This restaurant is owned by Pavel Nykvart, formerly a waiter at Bistro Marbuzet. Praga opened in late December 02. It's probably best described as "Continental", with major hints of Eastern Europe. That said, the menu is very eclectic, e.g. from Tilapia & catfish w/ "sauce veracruz" to "Veal Praga, w/ mushrooms, spatzle & red cabbage." Prices: first courses $5-8, main courses tightly grouped at $15-19. Wine prices, except for some expensive (and interesting) bubblies, mostly in the $20-$50 range. The wine list is combination of California, Australia, Germany, Austria, a few from Oregon and Italy (northeast)and very few from France.
First courses: 1) Spinach salad w/ bacon, shallots, mushrooms, very interesting vinaigrette--suggesting good quality wine vinegar intensified by reduction (vinaigrette, mushrooms, shallots cooked before adding to salad). 2) Perfectly cooked, very tender grilled calamari salad. Could have done without the pond of olive oil in which it swam, but the timbale of finely chopped green olive, red pepper, celery, shallots, unidentified herbs was a great accompaniment.
Main courses: My wife picked a chicken breast; although usually the menu item for someone who doesn't like anything else, this turned out to be remarkable. In this case, the description "pan seared" was serious--it had an almost smoky, open-fire grilled flavor. Spinach and goat cheese stuffed, in a bordelaise sauce, of all things. Anyway, it worked--very well. Mine was a duck breast in port sauce w/ butternut squash & red cabbage. Not sure what to make of the duck. It was extremely tender, cooked medium-rare. Although I think it was probably done in the oven, it had an almost poached quality---little evidence of high heat in the texture or flavor. I liked it, but it lacked pizzazz. Too little sauce (good, though), and the duck was perched on top of the squash & cabbage, so you had to make a determined effort to hook up the duck & the sauce. Squash and cabbage, by contrast, both had intense flavors, overshadowing the duck.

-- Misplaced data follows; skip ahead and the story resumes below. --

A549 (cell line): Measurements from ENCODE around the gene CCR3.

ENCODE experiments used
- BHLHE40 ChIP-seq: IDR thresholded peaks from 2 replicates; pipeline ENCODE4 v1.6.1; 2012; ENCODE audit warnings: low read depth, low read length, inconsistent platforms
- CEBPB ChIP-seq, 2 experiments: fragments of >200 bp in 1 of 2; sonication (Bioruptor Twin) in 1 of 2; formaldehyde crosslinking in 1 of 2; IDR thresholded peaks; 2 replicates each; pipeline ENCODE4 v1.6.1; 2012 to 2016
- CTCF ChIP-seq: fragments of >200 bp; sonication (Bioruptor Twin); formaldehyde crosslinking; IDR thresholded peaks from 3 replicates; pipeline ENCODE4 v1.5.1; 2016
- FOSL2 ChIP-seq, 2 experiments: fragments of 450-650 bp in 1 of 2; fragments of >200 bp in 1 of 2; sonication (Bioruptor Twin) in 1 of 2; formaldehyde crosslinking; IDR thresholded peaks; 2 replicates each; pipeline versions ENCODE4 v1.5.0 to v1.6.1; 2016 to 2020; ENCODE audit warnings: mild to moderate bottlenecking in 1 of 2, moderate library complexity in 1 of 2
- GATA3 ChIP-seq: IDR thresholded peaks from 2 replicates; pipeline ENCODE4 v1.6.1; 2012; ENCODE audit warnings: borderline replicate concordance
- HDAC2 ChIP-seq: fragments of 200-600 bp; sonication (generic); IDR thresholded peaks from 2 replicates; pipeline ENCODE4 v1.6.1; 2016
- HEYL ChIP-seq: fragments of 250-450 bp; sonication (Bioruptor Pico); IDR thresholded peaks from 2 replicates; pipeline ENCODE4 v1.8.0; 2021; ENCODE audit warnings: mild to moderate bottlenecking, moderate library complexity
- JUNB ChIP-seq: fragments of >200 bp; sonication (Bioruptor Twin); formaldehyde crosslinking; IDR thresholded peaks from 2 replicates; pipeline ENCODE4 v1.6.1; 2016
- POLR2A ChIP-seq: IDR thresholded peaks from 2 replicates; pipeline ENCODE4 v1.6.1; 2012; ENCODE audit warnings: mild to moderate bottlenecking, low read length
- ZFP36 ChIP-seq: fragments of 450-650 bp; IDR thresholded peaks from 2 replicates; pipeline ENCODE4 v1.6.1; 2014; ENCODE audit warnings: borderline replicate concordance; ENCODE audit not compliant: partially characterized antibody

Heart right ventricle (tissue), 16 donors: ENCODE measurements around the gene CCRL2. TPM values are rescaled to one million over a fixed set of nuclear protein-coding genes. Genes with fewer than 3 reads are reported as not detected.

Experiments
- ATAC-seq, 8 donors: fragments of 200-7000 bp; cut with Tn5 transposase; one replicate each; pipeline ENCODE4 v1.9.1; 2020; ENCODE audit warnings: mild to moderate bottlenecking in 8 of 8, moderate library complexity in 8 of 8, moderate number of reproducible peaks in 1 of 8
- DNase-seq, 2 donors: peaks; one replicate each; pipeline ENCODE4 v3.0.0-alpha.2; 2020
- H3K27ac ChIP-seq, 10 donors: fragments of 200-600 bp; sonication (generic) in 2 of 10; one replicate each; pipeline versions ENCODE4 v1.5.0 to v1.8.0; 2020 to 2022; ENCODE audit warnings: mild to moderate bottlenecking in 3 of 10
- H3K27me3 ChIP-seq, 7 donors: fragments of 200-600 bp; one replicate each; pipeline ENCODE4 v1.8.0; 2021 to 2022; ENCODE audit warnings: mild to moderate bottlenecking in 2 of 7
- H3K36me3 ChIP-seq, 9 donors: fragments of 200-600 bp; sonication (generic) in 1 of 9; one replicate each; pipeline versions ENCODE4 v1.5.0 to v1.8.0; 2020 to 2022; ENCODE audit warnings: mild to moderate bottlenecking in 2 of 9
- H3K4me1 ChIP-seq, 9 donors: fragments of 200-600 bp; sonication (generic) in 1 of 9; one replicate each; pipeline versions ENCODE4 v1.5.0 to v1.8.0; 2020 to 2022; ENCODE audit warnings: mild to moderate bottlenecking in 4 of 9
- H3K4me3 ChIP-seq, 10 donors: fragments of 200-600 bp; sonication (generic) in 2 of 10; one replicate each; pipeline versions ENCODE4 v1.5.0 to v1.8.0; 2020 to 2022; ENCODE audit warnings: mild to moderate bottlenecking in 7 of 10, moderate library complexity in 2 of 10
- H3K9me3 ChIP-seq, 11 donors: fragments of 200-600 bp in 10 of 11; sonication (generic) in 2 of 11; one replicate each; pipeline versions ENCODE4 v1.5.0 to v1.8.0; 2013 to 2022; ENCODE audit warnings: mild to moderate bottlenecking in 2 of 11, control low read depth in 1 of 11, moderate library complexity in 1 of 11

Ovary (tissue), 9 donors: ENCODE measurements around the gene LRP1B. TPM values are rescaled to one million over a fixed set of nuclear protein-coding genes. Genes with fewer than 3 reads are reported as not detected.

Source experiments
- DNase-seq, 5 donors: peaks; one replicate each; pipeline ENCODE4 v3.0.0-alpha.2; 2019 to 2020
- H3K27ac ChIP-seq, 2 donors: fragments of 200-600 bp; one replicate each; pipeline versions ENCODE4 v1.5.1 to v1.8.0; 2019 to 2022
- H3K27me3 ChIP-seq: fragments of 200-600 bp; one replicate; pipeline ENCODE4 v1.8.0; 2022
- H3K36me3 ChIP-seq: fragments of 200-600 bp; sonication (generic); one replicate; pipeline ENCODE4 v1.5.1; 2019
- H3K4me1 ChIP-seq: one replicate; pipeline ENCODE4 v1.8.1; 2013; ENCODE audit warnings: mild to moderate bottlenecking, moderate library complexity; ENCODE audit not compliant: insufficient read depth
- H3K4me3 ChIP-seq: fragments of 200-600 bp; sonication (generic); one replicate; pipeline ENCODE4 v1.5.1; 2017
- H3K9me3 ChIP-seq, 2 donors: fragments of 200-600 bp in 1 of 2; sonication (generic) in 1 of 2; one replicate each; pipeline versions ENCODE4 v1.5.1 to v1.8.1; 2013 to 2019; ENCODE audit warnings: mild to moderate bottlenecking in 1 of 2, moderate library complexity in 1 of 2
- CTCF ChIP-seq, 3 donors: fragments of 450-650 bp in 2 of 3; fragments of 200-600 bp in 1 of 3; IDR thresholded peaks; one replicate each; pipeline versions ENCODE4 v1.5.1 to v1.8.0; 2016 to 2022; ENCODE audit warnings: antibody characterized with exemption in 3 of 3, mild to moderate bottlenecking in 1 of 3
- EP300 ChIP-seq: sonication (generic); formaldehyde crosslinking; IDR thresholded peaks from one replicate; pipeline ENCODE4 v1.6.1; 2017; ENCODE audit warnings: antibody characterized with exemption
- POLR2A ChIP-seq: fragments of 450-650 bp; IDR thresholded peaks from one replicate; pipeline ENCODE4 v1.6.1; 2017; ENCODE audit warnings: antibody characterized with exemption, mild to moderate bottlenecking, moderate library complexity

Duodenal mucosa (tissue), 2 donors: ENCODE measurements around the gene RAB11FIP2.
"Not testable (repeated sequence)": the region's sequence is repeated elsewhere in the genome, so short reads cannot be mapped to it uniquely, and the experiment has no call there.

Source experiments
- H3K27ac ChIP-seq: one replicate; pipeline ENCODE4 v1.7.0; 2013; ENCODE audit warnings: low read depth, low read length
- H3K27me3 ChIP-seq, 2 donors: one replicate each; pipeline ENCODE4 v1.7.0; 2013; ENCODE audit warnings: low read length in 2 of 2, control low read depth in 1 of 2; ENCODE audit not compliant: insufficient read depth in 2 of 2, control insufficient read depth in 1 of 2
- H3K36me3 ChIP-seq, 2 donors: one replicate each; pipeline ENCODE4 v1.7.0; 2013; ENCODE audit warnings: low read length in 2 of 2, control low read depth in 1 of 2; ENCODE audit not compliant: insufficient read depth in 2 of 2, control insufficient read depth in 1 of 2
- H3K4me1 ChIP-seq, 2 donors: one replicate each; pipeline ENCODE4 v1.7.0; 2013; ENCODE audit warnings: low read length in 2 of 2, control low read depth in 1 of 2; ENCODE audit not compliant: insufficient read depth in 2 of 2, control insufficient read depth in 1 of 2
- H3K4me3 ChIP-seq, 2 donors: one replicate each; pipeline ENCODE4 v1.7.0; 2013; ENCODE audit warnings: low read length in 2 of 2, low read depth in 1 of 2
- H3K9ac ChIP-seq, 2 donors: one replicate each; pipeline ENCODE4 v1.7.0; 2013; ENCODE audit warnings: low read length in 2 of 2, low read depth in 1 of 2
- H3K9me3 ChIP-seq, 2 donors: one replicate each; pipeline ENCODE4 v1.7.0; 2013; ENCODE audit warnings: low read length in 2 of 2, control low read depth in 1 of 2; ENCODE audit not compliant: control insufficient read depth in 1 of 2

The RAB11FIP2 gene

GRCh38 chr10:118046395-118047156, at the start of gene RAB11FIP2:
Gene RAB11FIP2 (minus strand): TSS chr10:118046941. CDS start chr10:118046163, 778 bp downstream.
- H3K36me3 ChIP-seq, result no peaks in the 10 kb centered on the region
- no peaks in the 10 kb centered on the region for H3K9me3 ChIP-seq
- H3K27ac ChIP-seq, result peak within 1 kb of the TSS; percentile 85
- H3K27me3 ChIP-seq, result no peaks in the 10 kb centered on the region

Dessert: We split strawberries and ice cream in a "gran marnier" sabayon. My impression was galliano rather than gran marnier, and the sabayon had an uneven texture, but whatever--the overall effect was good and the strawberries tasted like strawberries. Decent espresso.
Wine: glass of terrific Piesporter Goldtropfchen riesling for starter, bottle of Definitive Carneros Pinot Noir (unknown to me, but recommended by the owner); good fruit and acid, tannin a little brutal.
Place is very pretty, with outside tables that should be great in better weather than this weekend. Sevice is attentive and intelligent.
Altogether, this isn't a knock-your-socks-off place--partly I'd say that's because it's new-- but I was impressed by the extremely reasonable pricing and the quality of cooking. The rest of the menu also looks intriguing; I'm going back in a month, will let you know what else is good (or not).